READING Museum is celebrating after being awarded Full Accreditation status by Arts Council England (ACE).
The Museum Accreditation Scheme is the UK quality standard for museums and galleries and managed by ACE. It serves as an authoritative benchmark for assessing performance, rewarding achievement and driving improvement in museums.
The Museum has been part of the scheme since 1991. ACE launched a revised Accreditation standard in 2011. Reading Museum’s application was approved by the Accreditation panel in September, having last been awarded it back in 2013. As a larger museum it has to meet the full criteria required by the standard. ACE periodically requires evidence that museums continue to maintain the Accreditation standard, which lasts for three years.
Reading Museum is well known for its landmark building in the centre of Reading and is part of Reading Borough Council’s cultural services. The Museum has been offering award-winning opportunities for learning, inspiration and enjoyment since 1883. It provides hands-on learning services with a national reputation for innovation and excellence. The Museum has a vibrant programme of temporary exhibition and family friendly activities during school holidays.
The Museum is also celebrating becoming an ACE National Portfolio Organisation 2018-2022 (NPO) as part of the Reading Town and Country Museums Partnership with the Museum of English Rural Life. Retaining Full Accreditation is a key criteria for all NPOs.
Cllr Sarah Hacker, Lead Councillor for Culture and Sport, said:
“I am delighted to hear Reading Museum’s maintained its Full Accreditation. We should be very proud our town boasts some of the richest cultural and historical heritage in the Thames Valley, with the Museum and Town Hall at its heart. The Accreditation is a real reflection on the continued hard work of staff and, of course, the volunteers who provide one of the best museum services of its kind in the UK.”
Notes for Editors:
Background – Reading Museum
Reading Museum has been providing award-winning opportunities for learning, inspiration and enjoyment since 1883.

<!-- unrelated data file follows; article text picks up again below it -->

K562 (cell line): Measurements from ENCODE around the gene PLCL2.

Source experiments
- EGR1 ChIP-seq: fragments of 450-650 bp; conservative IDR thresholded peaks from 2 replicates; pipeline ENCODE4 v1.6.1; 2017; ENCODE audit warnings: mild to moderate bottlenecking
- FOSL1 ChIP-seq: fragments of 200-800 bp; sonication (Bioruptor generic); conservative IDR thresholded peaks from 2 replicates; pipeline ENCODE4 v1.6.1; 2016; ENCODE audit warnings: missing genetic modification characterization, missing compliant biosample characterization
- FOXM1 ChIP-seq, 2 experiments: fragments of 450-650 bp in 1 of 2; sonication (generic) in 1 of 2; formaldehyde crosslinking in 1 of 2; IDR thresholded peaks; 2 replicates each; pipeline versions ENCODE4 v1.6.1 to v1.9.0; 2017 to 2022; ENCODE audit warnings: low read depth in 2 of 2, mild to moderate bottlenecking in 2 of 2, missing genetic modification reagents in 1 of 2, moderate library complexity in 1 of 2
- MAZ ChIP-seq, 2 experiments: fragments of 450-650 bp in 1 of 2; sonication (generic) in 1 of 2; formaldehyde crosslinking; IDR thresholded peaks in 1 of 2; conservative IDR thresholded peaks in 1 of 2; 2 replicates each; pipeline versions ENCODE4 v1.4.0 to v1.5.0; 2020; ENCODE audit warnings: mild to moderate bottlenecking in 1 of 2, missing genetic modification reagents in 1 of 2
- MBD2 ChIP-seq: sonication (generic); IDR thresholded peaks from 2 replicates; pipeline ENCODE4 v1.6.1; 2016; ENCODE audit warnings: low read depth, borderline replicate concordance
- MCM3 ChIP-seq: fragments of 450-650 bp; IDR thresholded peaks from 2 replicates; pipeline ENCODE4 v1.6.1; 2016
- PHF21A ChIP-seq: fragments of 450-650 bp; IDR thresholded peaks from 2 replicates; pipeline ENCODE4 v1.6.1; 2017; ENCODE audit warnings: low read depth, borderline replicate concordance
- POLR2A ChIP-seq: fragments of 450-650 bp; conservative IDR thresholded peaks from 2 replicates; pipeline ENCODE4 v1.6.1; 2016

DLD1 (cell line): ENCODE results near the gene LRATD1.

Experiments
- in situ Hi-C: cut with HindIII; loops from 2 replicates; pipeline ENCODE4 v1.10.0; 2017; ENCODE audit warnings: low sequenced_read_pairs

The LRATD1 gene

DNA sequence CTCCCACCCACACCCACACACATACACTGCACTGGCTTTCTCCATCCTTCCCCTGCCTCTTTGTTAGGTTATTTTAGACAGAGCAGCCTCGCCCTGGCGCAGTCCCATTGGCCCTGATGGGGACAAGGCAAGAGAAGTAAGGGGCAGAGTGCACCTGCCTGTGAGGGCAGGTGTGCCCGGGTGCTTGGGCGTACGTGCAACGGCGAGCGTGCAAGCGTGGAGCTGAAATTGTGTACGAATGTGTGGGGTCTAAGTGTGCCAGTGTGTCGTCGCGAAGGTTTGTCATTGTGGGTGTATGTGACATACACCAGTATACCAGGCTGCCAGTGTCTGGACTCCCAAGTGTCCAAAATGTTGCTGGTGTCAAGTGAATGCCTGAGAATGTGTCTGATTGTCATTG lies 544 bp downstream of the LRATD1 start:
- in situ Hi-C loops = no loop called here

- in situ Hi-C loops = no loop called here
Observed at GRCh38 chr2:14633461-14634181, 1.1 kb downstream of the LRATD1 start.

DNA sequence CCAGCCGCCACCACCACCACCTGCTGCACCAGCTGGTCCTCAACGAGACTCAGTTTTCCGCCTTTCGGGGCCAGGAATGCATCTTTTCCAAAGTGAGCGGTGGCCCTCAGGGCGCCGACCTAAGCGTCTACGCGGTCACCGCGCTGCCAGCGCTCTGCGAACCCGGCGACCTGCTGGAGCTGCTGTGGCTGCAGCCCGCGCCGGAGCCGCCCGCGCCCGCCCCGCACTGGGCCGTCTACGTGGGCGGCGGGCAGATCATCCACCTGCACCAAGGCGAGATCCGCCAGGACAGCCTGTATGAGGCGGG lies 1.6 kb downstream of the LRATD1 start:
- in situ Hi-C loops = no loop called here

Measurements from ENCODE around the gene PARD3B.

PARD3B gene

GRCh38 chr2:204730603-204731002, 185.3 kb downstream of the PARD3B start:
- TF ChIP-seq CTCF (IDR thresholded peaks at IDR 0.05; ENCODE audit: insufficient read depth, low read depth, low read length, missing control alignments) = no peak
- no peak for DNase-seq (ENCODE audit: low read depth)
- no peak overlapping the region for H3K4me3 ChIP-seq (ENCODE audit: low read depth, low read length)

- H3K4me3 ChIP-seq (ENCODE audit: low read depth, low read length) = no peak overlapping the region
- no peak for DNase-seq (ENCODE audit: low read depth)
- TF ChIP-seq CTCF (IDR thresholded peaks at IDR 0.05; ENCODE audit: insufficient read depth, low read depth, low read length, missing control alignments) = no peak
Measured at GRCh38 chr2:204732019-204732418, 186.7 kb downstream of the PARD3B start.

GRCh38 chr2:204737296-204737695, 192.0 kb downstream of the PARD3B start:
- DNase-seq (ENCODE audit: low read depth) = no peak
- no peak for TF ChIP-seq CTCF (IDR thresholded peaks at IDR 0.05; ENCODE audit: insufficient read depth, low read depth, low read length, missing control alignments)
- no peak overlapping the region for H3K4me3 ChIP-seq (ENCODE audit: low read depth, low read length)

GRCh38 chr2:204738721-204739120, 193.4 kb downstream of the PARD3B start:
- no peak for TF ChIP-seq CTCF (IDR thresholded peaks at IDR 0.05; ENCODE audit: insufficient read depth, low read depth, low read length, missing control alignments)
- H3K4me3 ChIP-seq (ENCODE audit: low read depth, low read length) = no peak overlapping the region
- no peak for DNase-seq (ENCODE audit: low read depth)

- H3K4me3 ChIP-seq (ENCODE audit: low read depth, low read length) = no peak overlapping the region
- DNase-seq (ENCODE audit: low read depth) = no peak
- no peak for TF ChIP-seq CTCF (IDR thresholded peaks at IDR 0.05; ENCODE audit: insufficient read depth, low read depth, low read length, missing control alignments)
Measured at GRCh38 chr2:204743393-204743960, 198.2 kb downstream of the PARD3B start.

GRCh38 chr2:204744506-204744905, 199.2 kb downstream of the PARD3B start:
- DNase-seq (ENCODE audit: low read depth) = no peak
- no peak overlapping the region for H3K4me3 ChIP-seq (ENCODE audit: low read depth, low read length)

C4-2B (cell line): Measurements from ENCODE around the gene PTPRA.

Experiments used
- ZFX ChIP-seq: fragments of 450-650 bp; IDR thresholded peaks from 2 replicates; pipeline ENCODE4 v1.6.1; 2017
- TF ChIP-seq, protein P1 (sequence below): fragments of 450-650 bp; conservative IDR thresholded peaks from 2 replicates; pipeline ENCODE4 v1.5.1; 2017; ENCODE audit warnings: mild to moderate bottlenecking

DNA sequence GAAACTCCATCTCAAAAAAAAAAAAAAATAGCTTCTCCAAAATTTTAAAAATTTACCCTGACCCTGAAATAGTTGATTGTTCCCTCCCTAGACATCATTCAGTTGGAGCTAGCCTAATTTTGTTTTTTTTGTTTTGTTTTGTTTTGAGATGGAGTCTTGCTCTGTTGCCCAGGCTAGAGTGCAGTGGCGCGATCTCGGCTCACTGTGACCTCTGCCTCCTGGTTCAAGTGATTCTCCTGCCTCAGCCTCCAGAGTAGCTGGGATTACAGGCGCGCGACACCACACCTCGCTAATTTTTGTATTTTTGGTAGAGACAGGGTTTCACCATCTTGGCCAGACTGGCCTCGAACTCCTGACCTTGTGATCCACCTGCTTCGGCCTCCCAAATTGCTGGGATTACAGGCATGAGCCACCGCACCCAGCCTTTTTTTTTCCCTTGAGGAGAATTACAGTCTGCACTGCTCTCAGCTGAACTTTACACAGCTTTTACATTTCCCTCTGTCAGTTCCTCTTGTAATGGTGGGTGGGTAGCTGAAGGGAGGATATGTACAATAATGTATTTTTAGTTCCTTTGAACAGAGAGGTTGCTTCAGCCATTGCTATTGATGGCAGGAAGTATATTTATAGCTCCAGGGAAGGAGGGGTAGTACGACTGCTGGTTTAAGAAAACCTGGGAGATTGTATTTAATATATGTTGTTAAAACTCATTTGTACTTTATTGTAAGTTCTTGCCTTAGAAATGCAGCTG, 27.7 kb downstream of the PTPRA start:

The Museum is located inside Reading’s beautiful gothic Town Hall only a few minutes from the train station and The Oracle shopping centre. The galleries are packed with amazing objects both local and global, from red kites to Rodin sculpture. You can spend time learning about Reading’s fascinating 1000 years of history from Saxon beginnings to today’s hi-tech town or enjoy our regular programme of changing art and cultural exhibitions in the magnificent John Madejski Art Gallery.
Other highlights include important archaeological finds from Roman Silchester and medieval Reading Abbey. There is also the unique Victorian copy of the Bayeux Tapestry, contemporary Aldermaston pottery and the famous Huntley & Palmers biscuit tins.
The Museum’s nationally respected loan service lends 1,500 inspirational collections to schools, hospitals and care homes across Berkshire. This innovative work was long listed for the Art Fund Prize 2009 for museums and galleries.
The Museum’s Current Exhibition
The Critic as Artist
Until 27 January 2018
Following on from the success of Inside at Reading Prison, Reading International present a contemporary art exhibition at Reading Museum about and for the Irish writer and dramatist Oscar Wilde, whose ideas and legend remain startlingly contemporary.
The exhibition is curated by leading art critics Michael Bracewell and Andrew Hunt. They have commissioned works from or selected works by significant artists including Miles Aldridge, Stephen Buckley, Donna Huddleston, Malcolm McLaren and Marc Camille Chaimowicz, whose installation for Oscar Wilde occupies the whole of the Museum’s Victorian Art Gallery. Other works are strategically placed throughout the museum galleries.
Combining the historical and the current, notions of the cult of the beautiful with the role of the critic, symbolist fantasy and the many-layered relationships between life, morality and art, The Critic as Artist aims to combine substantial homage with renewed interpretation of Wildean aesthetic theory. During the course of the exhibition there will be daily readings from Oscar Wilde’s writings and related activities around Reading.
The Irish writer is famously linked with the town, having been imprisoned at Reading Gaol between 1895 and 1897 for ‘acts of gross indecency’. Yet Wilde’s previous connections with Reading, predating his imprisonment, tell a more nuanced story. Before his conviction Wilde was a regular and popular visitor in Reading’s cultural circles, at a time when he was at the height of his fame. For details see http://www.readinginternational.org